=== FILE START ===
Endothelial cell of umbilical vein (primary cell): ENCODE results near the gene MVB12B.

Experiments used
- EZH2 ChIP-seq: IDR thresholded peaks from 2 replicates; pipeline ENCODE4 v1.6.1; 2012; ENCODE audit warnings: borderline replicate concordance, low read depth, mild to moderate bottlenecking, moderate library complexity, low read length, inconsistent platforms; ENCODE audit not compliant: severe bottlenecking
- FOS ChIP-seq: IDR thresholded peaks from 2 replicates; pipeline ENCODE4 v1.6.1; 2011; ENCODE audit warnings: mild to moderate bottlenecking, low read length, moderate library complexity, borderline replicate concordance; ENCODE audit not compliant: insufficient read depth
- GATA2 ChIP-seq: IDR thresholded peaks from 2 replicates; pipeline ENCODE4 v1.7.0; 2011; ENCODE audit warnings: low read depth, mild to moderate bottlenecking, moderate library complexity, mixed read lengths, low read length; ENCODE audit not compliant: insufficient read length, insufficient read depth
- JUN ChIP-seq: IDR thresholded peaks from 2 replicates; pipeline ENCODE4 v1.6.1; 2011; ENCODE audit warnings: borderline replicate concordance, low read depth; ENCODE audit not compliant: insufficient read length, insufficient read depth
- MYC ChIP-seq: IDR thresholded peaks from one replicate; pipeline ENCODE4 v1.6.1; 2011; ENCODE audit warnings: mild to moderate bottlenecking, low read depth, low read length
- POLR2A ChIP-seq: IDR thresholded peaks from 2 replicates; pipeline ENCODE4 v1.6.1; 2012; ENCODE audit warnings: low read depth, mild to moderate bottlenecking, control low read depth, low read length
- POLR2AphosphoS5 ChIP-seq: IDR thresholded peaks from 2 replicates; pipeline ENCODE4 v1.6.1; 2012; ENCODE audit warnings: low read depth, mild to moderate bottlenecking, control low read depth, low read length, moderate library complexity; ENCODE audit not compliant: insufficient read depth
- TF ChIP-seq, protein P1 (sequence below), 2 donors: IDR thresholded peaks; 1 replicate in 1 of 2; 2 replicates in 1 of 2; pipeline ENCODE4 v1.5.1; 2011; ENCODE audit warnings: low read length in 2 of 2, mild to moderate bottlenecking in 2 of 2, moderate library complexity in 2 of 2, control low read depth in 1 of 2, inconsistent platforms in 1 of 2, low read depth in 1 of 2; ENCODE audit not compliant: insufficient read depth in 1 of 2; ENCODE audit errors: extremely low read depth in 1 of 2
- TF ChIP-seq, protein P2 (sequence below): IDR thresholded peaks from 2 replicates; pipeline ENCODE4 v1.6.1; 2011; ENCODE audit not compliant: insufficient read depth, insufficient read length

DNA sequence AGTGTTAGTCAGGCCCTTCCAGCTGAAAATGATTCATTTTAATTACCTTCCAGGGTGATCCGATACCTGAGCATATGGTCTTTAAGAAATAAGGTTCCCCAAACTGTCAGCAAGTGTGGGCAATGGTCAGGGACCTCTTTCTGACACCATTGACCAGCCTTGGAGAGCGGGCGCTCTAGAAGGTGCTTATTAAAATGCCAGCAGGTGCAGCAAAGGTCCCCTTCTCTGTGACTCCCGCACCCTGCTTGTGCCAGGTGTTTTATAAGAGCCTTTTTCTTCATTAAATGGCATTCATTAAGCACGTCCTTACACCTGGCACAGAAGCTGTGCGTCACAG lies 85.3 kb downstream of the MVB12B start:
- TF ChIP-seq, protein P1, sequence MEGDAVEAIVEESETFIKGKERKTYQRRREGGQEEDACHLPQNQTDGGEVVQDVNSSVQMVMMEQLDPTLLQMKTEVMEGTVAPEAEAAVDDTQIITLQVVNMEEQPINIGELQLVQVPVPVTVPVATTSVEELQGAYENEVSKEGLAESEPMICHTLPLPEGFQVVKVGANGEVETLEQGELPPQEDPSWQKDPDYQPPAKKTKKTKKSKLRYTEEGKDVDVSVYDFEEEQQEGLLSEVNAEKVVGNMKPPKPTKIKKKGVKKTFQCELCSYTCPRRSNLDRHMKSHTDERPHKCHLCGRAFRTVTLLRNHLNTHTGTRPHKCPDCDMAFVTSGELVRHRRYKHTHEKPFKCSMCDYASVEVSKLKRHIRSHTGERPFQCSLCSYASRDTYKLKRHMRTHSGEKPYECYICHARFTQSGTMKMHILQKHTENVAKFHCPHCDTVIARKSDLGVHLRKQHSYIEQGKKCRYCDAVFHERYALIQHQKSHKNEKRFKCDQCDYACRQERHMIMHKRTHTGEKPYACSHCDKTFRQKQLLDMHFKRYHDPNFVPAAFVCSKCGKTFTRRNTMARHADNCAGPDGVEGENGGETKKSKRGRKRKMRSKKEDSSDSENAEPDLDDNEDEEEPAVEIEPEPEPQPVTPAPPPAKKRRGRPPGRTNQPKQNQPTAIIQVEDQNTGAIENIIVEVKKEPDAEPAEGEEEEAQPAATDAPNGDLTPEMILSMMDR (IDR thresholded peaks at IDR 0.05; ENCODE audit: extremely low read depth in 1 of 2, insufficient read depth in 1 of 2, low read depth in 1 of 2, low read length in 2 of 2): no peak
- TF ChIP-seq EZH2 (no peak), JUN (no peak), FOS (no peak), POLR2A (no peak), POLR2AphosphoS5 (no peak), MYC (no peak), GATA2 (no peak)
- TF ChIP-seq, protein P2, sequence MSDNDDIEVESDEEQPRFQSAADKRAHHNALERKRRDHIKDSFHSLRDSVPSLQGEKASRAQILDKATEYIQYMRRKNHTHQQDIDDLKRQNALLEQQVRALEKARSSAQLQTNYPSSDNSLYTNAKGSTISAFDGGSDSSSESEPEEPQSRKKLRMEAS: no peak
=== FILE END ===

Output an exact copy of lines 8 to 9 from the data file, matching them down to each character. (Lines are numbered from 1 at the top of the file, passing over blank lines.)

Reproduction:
- POLR2A ChIP-seq: IDR thresholded peaks from 2 replicates; pipeline ENCODE4 v1.6.1; 2012; ENCODE audit warnings: low read depth, mild to moderate bottlenecking, control low read depth, low read length
- POLR2AphosphoS5 ChIP-seq: IDR thresholded peaks from 2 replicates; pipeline ENCODE4 v1.6.1; 2012; ENCODE audit warnings: low read depth, mild to moderate bottlenecking, control low read depth, low read length, moderate library complexity; ENCODE audit not compliant: insufficient read depth